Declaration of Independence

We hold these truths to be self-evident, that all men are created equal, that they are endowed by their Creator with certain unalienable Rights, that among these are Life, Liberty and the pursuit of Happiness. - That to secure these rights, Governments are instituted among Men, deriving their just powers from the consent of the governed.

Sunday, June 3, 2018

Unreasonable Search and Seizure

            The topic of discussion for this Constitution Monday concerns the rights protected by the Fourth Amendment to the United States Constitution. The wording of the Fourth Amendment is as follows:

The right of the people to be secure in their persons, houses, papers, and effects against unreasonable searches and seizures shall not be violated, and no warrants shall issue but upon probable cause, supported by oath or affirmation, and particularly describing the place to be searched and the persons or things to be seized.

            Elizabeth Slattery and John-Michael Seibler at The Daily Signal reported last week that the U.S. Supreme Court made an important decision on a Fourth Amendment case. The Court ruled that a police officer must obtain a warrant before entering a private driveway to search a parked vehicle. When I first heard of the case, I thought it was a flimsy reason for going to court and was very much on the side of the officer. However, the more I read about it, the more I understand that this was an important ruling. It protects citizens from having police officers walking around on their property looking for evidence of a crime.

            The article claims that an important feature of the Fourth Amendment is that it protects citizens from “unreasonable searches and seizures.” It usually requires that an officer “obtain a warrant before searching or seizing someone’s property.”

The Fourth Amendment protects against unreasonable searches and seizures, and generally requires police to obtain a warrant before searching or seizing someone’s property. The Supreme Court has recognized several exceptions to the warrant requirement, however, including for automobiles – since they can be driven off at a moment’s notice, and are subject to manifold regulations, courts will allow police to search vehicles based on probable cause that a crime has occurred without first obtaining a warrant.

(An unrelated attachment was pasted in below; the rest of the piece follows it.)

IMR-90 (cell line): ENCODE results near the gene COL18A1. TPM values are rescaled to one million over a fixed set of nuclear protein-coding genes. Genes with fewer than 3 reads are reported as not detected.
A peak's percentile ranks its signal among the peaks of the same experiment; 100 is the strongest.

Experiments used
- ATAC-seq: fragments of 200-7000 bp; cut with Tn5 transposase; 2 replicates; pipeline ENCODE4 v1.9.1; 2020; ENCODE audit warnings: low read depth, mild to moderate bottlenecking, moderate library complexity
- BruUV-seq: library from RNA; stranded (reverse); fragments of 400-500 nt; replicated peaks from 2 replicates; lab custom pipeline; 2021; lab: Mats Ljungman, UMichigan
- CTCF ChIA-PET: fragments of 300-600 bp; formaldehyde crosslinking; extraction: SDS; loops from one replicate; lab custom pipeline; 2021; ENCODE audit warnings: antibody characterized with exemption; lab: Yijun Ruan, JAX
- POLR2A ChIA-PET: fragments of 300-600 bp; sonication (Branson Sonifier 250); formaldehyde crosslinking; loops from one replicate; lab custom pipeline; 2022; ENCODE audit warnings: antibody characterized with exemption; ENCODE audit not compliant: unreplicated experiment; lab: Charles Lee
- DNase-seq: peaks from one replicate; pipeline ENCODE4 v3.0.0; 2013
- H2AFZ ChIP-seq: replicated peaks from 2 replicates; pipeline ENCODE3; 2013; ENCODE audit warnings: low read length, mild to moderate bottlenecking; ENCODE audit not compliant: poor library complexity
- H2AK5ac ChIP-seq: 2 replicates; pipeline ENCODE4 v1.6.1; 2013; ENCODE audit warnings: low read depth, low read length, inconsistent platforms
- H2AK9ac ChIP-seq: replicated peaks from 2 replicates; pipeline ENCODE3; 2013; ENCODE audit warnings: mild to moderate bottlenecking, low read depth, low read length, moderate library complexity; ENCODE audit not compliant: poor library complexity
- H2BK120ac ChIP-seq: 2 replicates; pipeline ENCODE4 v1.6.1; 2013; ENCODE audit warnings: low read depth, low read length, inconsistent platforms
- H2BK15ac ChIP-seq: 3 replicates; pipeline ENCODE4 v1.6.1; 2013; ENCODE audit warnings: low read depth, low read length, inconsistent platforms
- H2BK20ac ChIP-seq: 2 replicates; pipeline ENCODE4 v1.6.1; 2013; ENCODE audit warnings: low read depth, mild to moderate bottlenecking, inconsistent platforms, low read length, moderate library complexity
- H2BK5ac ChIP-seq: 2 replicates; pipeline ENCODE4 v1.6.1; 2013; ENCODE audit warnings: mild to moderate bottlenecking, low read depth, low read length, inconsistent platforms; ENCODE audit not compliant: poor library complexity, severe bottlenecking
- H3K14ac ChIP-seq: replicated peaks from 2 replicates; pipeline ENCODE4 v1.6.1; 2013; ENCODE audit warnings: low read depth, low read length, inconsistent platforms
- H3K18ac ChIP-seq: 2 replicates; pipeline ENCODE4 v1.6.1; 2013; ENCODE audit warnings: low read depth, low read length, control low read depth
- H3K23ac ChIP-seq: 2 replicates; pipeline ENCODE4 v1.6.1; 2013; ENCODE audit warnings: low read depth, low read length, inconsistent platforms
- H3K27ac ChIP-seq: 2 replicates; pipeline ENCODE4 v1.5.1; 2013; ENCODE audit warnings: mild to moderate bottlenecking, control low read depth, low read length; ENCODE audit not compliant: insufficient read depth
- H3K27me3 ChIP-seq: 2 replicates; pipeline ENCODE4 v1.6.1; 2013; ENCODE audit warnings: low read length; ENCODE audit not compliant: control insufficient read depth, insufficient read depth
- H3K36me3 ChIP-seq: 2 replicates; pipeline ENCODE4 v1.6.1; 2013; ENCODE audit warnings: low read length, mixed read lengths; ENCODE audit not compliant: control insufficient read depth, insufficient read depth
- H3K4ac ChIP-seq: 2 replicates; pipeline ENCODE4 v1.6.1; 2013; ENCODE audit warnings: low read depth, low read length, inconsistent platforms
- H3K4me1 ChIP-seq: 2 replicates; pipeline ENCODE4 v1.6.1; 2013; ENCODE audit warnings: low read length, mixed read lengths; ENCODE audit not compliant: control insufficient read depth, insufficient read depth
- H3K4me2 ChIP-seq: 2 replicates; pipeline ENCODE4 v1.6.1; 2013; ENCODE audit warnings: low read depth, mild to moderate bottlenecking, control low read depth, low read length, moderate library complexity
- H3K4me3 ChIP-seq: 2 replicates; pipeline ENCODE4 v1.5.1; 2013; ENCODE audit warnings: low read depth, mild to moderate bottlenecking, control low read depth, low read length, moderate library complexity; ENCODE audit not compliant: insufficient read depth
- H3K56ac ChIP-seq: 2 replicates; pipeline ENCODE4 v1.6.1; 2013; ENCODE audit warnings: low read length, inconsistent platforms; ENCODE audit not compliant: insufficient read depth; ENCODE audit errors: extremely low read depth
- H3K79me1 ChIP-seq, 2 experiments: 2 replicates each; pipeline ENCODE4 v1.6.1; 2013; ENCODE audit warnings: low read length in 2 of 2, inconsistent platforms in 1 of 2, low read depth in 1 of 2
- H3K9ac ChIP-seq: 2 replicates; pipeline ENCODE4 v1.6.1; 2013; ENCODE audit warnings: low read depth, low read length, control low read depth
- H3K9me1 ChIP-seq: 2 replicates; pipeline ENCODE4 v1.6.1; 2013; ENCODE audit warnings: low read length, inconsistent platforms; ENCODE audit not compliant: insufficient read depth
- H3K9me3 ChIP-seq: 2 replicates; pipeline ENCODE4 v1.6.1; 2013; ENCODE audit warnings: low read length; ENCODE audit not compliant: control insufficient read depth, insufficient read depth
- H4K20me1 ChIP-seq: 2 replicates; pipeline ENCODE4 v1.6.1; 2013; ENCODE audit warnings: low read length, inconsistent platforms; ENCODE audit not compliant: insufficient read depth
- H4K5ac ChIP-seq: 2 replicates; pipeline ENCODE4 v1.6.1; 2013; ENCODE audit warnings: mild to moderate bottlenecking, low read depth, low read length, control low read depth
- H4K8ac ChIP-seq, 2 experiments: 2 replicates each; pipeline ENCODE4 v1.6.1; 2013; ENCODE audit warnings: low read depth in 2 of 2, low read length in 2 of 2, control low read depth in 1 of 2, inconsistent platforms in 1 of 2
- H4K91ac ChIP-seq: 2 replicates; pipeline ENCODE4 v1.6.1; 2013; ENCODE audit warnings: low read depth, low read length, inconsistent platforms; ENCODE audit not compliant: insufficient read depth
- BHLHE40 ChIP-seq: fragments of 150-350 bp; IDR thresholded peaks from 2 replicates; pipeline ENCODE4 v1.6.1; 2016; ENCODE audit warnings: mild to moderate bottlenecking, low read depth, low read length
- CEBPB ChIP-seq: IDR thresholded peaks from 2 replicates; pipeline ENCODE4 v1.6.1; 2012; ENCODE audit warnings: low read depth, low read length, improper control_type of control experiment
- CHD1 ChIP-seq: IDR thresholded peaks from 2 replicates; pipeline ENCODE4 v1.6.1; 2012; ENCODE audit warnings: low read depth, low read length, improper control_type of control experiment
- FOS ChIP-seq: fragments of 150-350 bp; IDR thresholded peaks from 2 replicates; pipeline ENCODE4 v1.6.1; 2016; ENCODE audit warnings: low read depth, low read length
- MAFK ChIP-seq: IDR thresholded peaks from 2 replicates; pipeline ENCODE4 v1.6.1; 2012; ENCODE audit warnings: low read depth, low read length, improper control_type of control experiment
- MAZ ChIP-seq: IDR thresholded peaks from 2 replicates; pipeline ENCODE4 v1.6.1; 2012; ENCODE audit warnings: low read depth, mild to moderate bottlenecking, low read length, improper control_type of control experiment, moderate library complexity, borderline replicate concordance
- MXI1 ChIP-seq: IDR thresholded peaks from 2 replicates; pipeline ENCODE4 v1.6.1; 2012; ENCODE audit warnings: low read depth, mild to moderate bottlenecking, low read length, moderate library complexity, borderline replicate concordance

The court has also determined that police may not search the curtilage of a home (that is, the area immediately surrounding a home) without a warrant.

Finally, the court has established that when a Fourth Amendment violation is found, typically a judge-made rule called “the exclusionary rule” applies, which commands the trial court to exclude evidence that was obtained illegally.

            The Collins v. Virginia case came about because a police officer walked up a driveway to look at a motorcycle that he thought was involved in “two separate traffic violations and high-speed police evasions, and was likely stolen. The officer confirmed that it was the motorcycle in question and that it was stolen, and later arrested Ryan Collins, who had left the motorcycle there at his girlfriend’s home” covered by a tarp.     
            The Virginia courts ruled against Collins, but the U.S. Supreme Court ruled in his favor. Eight members of the Supreme Court ruled that “when the automobile exception and protection of the curtilage collide, the latter wins….”

            Slattery and Seibler write about some interesting highlights to this case. You can find them in the article.  It sounds to me that the officer who inspected the bike considered it to be an automobile and, therefore, thought there was an exception. However, the court ruling means that citizens are protected from officers roaming around their property without first having a warrant. Freedom from unreasonable search is always a good thing.

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